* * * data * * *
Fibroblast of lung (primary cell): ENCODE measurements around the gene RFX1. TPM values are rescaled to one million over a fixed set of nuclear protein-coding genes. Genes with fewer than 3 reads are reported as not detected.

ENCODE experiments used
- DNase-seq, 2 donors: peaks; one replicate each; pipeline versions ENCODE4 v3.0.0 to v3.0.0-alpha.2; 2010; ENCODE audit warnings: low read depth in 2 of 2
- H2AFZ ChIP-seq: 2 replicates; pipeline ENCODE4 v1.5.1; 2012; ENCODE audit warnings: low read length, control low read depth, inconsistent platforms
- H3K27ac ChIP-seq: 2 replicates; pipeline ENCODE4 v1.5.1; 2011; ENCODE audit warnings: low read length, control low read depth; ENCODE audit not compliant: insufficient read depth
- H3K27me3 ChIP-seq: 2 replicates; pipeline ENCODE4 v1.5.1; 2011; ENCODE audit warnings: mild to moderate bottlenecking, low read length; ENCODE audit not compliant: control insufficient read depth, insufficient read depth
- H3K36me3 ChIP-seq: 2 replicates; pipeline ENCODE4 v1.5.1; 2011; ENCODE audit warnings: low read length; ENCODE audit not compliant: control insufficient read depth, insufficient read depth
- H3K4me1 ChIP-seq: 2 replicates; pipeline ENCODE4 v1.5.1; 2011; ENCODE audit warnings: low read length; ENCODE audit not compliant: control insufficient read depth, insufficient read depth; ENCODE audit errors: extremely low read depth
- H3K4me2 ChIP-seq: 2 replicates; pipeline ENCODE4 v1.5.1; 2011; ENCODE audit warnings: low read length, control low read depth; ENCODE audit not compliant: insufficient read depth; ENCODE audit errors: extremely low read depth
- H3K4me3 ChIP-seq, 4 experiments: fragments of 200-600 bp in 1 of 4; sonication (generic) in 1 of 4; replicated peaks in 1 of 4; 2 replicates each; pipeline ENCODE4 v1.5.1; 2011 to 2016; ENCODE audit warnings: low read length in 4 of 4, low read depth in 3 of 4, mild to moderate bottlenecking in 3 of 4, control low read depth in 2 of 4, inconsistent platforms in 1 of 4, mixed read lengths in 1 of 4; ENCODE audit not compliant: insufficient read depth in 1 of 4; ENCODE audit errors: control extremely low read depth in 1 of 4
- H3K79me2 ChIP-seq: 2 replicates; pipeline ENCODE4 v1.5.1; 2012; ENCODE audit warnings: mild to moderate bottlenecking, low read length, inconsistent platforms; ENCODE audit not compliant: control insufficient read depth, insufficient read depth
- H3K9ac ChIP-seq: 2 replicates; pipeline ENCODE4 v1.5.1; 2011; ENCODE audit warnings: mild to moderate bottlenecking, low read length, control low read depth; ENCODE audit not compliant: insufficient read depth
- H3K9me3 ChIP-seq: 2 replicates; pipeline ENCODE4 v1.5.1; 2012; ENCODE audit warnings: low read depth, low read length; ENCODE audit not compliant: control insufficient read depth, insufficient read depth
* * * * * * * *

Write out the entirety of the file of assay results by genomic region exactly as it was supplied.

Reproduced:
Fibroblast of lung (primary cell): ENCODE measurements around the gene RFX1. TPM values are rescaled to one million over a fixed set of nuclear protein-coding genes. Genes with fewer than 3 reads are reported as not detected.

ENCODE experiments used
- DNase-seq, 2 donors: peaks; one replicate each; pipeline versions ENCODE4 v3.0.0 to v3.0.0-alpha.2; 2010; ENCODE audit warnings: low read depth in 2 of 2
- H2AFZ ChIP-seq: 2 replicates; pipeline ENCODE4 v1.5.1; 2012; ENCODE audit warnings: low read length, control low read depth, inconsistent platforms
- H3K27ac ChIP-seq: 2 replicates; pipeline ENCODE4 v1.5.1; 2011; ENCODE audit warnings: low read length, control low read depth; ENCODE audit not compliant: insufficient read depth
- H3K27me3 ChIP-seq: 2 replicates; pipeline ENCODE4 v1.5.1; 2011; ENCODE audit warnings: mild to moderate bottlenecking, low read length; ENCODE audit not compliant: control insufficient read depth, insufficient read depth
- H3K36me3 ChIP-seq: 2 replicates; pipeline ENCODE4 v1.5.1; 2011; ENCODE audit warnings: low read length; ENCODE audit not compliant: control insufficient read depth, insufficient read depth
- H3K4me1 ChIP-seq: 2 replicates; pipeline ENCODE4 v1.5.1; 2011; ENCODE audit warnings: low read length; ENCODE audit not compliant: control insufficient read depth, insufficient read depth; ENCODE audit errors: extremely low read depth
- H3K4me2 ChIP-seq: 2 replicates; pipeline ENCODE4 v1.5.1; 2011; ENCODE audit warnings: low read length, control low read depth; ENCODE audit not compliant: insufficient read depth; ENCODE audit errors: extremely low read depth
- H3K4me3 ChIP-seq, 4 experiments: fragments of 200-600 bp in 1 of 4; sonication (generic) in 1 of 4; replicated peaks in 1 of 4; 2 replicates each; pipeline ENCODE4 v1.5.1; 2011 to 2016; ENCODE audit warnings: low read length in 4 of 4, low read depth in 3 of 4, mild to moderate bottlenecking in 3 of 4, control low read depth in 2 of 4, inconsistent platforms in 1 of 4, mixed read lengths in 1 of 4; ENCODE audit not compliant: insufficient read depth in 1 of 4; ENCODE audit errors: control extremely low read depth in 1 of 4
- H3K79me2 ChIP-seq: 2 replicates; pipeline ENCODE4 v1.5.1; 2012; ENCODE audit warnings: mild to moderate bottlenecking, low read length, inconsistent platforms; ENCODE audit not compliant: control insufficient read depth, insufficient read depth
- H3K9ac ChIP-seq: 2 replicates; pipeline ENCODE4 v1.5.1; 2011; ENCODE audit warnings: mild to moderate bottlenecking, low read length, control low read depth; ENCODE audit not compliant: insufficient read depth
- H3K9me3 ChIP-seq: 2 replicates; pipeline ENCODE4 v1.5.1; 2012; ENCODE audit warnings: low read depth, low read length; ENCODE audit not compliant: control insufficient read depth, insufficient read depth